Description

Age-related macular degeneration (AMD) is the leading cause of blindness and vision impairment worldwide. The disease’s cause is age-dependent degeneration of the retinal pigment epithelium (RPE). The current treatments slow down the progression of the disease, but do not cure it. The most novel cell therapy to effectively cure AMD is based on the use of human pluripotent stem cell (hPSC) to make RPE for transplantation, and the first clinical trials yielded promising results. However, hPSC kept in culture acquire genetic abnormalities that may have pathogenic or oncogenic properties. This is one of the major current bottlenecks for the safe transition of these therapies to the clinic. In our study, we aim at providing knowledge on a specific aspect of genome instability: mosaicism, which refers to the fact that not all cells in the culture are genetically homogeneous. We will work with hPSC, hPSC-derived RPE and in vivo RPE from organ donor. We will study the genomic mosaicism of these cell types to assess if RPE inherit the genetic abnormalities from the hPSC, and how these compare to what is found in in vivo cells. Also, we will study the transcriptome of these cells at the single-cell level, and establish the impact of genetic abnormalities on the cells, including their malignant potential. This project will give researchers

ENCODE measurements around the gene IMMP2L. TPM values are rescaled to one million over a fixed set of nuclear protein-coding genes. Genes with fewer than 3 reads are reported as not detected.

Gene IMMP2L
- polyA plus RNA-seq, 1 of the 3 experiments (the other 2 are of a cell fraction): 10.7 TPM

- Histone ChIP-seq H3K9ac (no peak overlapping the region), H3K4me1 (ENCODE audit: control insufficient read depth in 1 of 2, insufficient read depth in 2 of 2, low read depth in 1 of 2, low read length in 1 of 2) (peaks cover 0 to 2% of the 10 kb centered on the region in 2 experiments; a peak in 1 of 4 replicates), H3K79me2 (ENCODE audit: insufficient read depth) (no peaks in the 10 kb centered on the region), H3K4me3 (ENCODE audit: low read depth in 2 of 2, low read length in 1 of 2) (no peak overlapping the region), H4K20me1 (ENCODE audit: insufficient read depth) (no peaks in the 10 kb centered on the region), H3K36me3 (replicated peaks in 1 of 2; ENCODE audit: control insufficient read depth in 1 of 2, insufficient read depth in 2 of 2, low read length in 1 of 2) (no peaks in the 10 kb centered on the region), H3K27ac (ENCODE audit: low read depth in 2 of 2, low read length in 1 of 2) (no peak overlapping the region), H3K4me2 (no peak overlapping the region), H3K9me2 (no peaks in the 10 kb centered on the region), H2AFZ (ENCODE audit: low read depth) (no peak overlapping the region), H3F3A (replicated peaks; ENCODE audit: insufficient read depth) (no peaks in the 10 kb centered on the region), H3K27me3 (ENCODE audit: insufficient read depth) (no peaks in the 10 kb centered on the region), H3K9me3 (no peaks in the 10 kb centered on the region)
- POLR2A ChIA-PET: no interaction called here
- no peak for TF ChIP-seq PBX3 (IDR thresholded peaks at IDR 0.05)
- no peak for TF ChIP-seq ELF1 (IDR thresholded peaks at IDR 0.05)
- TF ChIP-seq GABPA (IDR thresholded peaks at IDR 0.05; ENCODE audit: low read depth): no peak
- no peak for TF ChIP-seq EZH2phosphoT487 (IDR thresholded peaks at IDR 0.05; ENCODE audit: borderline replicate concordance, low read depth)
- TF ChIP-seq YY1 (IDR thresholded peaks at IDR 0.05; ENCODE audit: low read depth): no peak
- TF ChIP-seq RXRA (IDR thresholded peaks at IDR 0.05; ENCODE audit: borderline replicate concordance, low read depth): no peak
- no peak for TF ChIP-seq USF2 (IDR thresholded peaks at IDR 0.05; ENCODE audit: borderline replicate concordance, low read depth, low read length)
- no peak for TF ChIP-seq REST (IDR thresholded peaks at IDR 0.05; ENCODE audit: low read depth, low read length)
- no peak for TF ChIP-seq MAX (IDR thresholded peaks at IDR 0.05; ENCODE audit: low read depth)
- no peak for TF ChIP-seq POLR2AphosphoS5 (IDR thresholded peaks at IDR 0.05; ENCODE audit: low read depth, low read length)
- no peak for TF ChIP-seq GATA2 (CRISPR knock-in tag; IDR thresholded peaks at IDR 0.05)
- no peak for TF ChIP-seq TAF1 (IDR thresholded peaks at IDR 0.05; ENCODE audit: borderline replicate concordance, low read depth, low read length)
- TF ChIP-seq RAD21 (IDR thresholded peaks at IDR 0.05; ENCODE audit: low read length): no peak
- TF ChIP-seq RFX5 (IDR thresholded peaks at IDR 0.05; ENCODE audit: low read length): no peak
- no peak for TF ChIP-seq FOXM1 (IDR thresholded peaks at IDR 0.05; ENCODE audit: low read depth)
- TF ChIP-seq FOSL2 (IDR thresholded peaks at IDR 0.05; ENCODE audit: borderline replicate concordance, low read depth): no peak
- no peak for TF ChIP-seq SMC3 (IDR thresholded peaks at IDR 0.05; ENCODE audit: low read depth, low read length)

and clinicians a roadmap for the correct screening of hPSC-derived tissues prior to transplantation.
AcronymFWOSB55
StatusActive
Effective start/end date1/01/1931/12/20

    Flemish discipline codes

  • Genetics

    Research areas

  • hESC

ID: 43819685